Search Results

You are looking at 1 - 3 of 3 items for

  • Author or Editor: M. A. Rosenthal x
  • Refine by Access: All Content x
Clear All Modify Search
M. L. Corrin, J. A. Nelson, B. Cooley, and B. Rosenthal

Abstract

No abstract available

Full access
D. R. Smith, M. A. Rosenthal, J. P. Mulvany, W. Sanford, W. R. Krayer, B. L. Smith, B. S. Palko, J. J. Matkins, G. J. Koester, R. L. Lees, and P. A. McKinstry

For the third consecutive year mid-Atlantic Atmospheric Education Resource Agents (AERAs) conducted a regional workshop for educators on hazardous weather. This workshop attracted teachers from New York to Georgia for sessions by Project ATMOSPHERE AERAs, meteorologists from the National Weather Service, universities, the media, and private industry, who addressed a variety of topics pertaining to the impact of severe weather. As has been the case with the previous workshops, this event represents a partnership of individuals from schools, government agencies, and the private sector that enhances science education and increases public awareness of hazardous weather conditions.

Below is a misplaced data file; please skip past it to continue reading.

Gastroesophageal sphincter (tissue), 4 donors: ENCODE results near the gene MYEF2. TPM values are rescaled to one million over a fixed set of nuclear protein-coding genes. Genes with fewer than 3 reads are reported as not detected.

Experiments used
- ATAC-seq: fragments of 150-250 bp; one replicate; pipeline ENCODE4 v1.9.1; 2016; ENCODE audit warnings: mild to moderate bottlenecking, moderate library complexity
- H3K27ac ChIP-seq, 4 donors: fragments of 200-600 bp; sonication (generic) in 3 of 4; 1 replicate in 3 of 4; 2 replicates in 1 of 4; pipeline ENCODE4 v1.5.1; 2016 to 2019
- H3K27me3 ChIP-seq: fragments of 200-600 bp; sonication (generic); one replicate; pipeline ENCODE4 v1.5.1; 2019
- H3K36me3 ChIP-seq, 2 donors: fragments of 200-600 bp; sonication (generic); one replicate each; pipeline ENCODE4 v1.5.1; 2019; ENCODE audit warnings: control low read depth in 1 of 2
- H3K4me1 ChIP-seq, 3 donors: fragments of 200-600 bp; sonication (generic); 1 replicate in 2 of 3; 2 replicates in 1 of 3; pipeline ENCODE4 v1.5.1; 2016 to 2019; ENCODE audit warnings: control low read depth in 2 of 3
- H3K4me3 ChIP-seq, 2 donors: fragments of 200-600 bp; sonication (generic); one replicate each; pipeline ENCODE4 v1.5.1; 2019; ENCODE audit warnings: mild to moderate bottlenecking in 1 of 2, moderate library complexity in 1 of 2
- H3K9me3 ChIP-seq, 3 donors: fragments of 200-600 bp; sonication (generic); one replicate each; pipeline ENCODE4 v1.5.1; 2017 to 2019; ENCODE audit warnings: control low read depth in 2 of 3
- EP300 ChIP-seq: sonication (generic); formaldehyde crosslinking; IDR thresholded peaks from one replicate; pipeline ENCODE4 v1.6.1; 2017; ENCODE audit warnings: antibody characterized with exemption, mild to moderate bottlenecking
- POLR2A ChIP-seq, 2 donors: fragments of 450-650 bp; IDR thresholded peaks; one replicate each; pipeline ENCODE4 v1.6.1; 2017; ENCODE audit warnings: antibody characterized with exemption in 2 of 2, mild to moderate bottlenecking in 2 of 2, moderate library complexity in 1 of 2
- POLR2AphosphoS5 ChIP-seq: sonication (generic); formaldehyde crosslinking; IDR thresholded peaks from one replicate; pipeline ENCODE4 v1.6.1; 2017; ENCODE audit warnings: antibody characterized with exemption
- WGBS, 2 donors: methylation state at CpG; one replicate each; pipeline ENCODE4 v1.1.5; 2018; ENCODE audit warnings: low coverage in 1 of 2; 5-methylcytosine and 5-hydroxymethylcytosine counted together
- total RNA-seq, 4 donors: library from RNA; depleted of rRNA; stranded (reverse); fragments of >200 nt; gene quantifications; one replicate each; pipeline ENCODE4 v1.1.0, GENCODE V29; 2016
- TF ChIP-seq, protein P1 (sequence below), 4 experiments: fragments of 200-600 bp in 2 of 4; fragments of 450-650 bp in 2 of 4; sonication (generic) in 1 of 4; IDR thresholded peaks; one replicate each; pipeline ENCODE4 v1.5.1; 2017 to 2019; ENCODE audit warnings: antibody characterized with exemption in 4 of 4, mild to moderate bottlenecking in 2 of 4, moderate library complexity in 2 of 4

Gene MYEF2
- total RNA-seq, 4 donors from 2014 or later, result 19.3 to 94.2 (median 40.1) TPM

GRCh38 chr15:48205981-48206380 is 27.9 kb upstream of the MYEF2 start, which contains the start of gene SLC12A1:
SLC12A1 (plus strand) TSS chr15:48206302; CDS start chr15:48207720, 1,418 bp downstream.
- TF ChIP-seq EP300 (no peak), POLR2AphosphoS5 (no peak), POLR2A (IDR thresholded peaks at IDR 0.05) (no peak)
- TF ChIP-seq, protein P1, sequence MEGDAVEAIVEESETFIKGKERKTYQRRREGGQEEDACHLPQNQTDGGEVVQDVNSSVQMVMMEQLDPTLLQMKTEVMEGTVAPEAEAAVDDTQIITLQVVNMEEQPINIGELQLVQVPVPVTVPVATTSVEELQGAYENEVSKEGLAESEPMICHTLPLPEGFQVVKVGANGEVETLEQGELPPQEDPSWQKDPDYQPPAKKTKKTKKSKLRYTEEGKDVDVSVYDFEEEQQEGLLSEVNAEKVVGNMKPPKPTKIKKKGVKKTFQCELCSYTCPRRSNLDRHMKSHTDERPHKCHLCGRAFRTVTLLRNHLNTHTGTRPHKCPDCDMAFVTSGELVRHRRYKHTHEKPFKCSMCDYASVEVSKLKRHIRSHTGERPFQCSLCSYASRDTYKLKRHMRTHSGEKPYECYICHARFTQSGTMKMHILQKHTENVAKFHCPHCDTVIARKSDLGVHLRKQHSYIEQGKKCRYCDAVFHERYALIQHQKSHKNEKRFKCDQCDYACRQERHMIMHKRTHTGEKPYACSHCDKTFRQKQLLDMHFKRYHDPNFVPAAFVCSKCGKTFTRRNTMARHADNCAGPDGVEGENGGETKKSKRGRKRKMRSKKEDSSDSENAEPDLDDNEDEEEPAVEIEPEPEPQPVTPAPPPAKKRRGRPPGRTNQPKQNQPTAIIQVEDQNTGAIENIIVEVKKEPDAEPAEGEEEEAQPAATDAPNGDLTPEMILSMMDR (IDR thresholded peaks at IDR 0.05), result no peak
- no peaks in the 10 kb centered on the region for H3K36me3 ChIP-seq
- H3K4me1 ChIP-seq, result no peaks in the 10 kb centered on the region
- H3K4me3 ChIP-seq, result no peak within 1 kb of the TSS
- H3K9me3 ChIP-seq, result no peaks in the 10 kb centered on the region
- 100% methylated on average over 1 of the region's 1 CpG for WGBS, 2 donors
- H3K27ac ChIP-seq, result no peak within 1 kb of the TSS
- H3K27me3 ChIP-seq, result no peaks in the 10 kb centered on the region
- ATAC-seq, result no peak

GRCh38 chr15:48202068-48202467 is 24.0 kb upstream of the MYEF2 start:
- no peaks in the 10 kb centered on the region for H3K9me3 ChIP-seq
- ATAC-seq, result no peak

Full access
David R. Smith, William A. Krayer, Kathryn M. Ginger, Michael A. Rosenthal, Jo Ann P. Mulvany, Walter Sanford, Juanita J. Matkins, Loisteen E. Harrell, Bonnie Smith, G. Jayne Koester, Richard L. Lees, John D. Moore, and Frankie C. Vann

Project ATMOSPHERE Atmospheric Education Resource Agents (AERAs) from the mid-Atlantic states conducted their second annual regional workshop for teachers. The focus of this conference was hazardous weather. Over 150 educators from 10 states and the District of Columbia attended this one-day event held in Silver Spring, Maryland. The workshop included presentations by meteorologists and scientists from the National Oceanic and Atmospheric Administration, the Environmental Protection Agency, private corporations, and universities as well as by the AERAs themselves. The presentations were designed to develop basic understandings about hazardous weather and to provide guidance about how to deal with its effects. The orientation of the program was hands on, including a number of activities for teachers to implement in the classroom. This conference demonstrates how educators and scientists can form partnerships to improve science education.

Full access